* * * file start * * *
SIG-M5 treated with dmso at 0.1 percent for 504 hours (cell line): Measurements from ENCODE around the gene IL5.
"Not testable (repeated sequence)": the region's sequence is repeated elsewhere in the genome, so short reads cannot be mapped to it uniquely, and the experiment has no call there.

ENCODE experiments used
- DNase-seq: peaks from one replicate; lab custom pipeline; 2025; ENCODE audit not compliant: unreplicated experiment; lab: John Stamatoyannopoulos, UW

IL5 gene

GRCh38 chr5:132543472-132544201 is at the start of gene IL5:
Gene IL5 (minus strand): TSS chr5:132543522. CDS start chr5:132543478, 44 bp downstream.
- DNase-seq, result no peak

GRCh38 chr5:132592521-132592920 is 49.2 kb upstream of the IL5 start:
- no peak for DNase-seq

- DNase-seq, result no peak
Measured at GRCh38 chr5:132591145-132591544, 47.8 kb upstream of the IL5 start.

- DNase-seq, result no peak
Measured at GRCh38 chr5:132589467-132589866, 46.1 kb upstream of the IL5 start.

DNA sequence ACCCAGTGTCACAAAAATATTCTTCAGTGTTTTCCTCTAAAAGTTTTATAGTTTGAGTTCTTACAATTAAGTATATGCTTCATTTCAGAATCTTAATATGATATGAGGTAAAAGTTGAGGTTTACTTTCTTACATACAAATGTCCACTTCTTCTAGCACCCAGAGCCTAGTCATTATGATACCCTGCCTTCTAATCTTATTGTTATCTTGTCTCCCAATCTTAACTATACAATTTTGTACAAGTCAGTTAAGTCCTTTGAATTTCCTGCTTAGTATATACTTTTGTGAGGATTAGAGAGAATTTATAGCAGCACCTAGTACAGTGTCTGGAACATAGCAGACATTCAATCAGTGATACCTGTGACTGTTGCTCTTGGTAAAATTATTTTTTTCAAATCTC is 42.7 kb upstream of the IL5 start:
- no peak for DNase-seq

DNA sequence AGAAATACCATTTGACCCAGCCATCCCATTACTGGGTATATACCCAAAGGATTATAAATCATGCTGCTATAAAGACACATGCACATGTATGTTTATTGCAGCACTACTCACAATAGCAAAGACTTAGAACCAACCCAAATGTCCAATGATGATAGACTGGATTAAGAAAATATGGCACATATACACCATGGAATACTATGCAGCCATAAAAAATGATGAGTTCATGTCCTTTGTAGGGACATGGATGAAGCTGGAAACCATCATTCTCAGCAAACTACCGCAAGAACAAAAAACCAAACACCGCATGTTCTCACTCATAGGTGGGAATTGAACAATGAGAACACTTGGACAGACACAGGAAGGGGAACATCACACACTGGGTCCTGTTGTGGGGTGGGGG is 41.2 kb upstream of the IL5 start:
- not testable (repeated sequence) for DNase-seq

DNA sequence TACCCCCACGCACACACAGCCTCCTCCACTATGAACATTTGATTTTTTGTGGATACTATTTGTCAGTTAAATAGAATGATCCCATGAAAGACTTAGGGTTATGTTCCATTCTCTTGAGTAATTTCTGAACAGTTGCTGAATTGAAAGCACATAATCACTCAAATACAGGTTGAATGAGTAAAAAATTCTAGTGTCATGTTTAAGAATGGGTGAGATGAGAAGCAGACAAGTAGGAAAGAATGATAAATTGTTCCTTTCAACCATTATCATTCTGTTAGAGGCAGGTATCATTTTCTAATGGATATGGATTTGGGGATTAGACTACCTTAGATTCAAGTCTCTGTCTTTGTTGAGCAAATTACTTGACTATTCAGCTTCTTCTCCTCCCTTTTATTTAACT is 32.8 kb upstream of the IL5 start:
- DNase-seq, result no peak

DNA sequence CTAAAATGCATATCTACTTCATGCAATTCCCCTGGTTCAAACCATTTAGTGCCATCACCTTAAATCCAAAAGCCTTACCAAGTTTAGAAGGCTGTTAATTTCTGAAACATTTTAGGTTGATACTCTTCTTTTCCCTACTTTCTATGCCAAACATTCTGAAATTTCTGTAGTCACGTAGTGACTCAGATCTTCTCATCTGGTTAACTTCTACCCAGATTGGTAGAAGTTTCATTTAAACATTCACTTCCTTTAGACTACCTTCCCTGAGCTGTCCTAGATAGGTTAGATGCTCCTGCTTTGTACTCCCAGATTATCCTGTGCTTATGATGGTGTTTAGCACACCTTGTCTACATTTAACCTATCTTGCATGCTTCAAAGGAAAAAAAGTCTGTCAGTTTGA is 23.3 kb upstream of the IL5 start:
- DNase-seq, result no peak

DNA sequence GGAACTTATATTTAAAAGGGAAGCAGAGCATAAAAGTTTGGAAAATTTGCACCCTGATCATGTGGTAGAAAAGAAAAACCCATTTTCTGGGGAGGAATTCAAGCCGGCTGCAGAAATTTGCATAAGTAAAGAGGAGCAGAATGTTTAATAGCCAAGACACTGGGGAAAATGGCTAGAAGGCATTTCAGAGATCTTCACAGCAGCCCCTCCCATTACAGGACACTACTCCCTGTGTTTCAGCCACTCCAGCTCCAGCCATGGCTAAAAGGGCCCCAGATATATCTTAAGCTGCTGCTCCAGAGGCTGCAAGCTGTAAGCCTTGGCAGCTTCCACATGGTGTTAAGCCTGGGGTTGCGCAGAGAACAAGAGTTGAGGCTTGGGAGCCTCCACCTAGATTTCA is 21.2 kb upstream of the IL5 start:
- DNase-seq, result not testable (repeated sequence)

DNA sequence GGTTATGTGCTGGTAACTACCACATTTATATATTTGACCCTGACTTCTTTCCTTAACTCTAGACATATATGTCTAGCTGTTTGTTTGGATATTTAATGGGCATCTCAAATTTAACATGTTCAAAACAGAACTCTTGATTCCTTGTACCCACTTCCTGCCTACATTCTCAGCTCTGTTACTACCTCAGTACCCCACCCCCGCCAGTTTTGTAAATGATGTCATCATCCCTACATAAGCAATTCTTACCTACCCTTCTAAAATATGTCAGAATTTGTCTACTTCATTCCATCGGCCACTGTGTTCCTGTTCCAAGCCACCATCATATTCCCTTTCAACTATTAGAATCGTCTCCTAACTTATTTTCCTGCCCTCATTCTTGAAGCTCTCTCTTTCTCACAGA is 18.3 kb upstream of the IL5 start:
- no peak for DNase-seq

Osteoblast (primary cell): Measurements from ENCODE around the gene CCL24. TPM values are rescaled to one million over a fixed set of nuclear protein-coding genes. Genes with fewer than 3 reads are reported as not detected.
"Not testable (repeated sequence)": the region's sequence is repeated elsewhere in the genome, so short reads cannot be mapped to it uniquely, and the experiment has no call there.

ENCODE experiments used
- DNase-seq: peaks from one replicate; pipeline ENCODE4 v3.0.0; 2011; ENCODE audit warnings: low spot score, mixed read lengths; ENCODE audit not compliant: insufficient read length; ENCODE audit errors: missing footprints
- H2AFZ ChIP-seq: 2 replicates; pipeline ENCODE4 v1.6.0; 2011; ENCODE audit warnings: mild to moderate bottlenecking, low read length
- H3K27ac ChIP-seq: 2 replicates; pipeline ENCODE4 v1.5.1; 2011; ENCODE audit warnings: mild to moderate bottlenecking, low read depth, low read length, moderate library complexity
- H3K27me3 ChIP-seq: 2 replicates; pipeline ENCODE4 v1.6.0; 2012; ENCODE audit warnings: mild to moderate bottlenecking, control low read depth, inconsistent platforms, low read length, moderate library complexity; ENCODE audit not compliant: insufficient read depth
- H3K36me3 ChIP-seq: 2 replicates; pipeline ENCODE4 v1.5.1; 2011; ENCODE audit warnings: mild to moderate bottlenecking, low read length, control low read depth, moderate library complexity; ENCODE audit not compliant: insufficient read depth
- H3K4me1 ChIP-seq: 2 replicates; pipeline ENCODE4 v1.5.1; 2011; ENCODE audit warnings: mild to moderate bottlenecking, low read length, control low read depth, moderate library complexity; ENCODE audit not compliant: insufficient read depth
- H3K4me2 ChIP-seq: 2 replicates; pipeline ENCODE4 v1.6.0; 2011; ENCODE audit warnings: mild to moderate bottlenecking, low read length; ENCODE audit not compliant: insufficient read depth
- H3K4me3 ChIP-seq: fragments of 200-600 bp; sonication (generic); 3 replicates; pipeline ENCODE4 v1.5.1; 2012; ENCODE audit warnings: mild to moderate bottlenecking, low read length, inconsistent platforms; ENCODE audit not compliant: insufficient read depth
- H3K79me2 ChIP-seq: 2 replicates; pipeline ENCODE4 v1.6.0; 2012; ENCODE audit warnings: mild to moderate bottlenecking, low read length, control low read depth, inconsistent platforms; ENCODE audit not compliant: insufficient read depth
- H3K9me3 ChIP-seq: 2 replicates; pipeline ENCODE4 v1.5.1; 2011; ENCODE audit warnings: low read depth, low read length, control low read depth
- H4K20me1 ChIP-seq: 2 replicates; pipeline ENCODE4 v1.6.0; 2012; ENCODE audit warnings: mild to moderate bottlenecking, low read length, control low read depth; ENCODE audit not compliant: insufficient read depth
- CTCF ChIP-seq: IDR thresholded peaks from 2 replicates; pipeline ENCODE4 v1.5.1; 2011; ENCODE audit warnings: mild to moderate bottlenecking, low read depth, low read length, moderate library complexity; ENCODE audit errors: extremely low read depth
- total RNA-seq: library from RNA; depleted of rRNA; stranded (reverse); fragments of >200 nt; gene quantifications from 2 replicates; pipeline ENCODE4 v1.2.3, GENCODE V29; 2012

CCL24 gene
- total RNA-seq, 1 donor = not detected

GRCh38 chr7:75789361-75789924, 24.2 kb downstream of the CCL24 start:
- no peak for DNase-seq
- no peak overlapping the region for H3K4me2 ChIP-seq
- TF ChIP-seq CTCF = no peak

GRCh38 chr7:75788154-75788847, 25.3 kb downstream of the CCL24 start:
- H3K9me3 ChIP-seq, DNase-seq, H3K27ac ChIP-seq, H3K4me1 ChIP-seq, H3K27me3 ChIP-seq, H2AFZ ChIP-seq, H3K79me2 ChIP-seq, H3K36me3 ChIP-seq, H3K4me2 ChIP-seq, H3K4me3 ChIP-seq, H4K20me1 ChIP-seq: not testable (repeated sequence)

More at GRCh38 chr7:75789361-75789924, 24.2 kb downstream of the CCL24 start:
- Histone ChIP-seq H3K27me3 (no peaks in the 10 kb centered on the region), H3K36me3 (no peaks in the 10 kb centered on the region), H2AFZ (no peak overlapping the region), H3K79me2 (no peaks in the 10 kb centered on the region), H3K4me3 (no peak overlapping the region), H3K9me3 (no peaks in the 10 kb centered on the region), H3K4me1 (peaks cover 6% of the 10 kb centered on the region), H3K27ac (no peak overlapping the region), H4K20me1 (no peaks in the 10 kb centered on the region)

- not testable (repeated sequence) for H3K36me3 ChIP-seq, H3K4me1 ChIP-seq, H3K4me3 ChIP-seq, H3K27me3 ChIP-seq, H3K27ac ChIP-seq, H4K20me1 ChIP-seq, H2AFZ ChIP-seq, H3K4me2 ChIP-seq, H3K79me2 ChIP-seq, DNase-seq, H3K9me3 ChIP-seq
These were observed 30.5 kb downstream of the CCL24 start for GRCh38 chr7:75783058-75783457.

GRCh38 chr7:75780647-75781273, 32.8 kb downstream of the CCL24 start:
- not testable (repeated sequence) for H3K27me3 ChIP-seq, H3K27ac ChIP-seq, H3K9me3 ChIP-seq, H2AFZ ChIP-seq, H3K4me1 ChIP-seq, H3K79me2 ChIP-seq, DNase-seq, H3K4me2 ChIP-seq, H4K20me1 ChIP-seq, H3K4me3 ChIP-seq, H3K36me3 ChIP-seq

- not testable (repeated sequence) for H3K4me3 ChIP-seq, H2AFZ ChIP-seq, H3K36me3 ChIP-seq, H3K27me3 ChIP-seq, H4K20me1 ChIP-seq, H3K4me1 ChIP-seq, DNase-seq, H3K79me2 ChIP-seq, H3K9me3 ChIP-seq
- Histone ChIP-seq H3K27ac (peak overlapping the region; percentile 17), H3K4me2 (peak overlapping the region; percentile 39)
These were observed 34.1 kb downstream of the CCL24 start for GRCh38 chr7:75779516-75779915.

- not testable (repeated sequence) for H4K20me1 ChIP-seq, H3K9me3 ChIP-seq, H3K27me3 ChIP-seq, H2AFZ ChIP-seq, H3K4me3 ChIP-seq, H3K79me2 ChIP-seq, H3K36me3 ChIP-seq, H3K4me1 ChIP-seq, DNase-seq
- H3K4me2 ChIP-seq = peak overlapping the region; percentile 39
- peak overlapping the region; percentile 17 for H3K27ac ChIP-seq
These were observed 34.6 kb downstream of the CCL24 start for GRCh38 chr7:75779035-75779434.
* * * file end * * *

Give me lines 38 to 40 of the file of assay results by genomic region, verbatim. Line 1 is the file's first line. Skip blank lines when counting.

- H3K79me2 ChIP-seq: 2 replicates; pipeline ENCODE4 v1.6.0; 2012; ENCODE audit warnings: mild to moderate bottlenecking, low read length, control low read depth, inconsistent platforms; ENCODE audit not compliant: insufficient read depth
- H3K9me3 ChIP-seq: 2 replicates; pipeline ENCODE4 v1.5.1; 2011; ENCODE audit warnings: low read depth, low read length, control low read depth
- H4K20me1 ChIP-seq: 2 replicates; pipeline ENCODE4 v1.6.0; 2012; ENCODE audit warnings: mild to moderate bottlenecking, low read length, control low read depth; ENCODE audit not compliant: insufficient read depth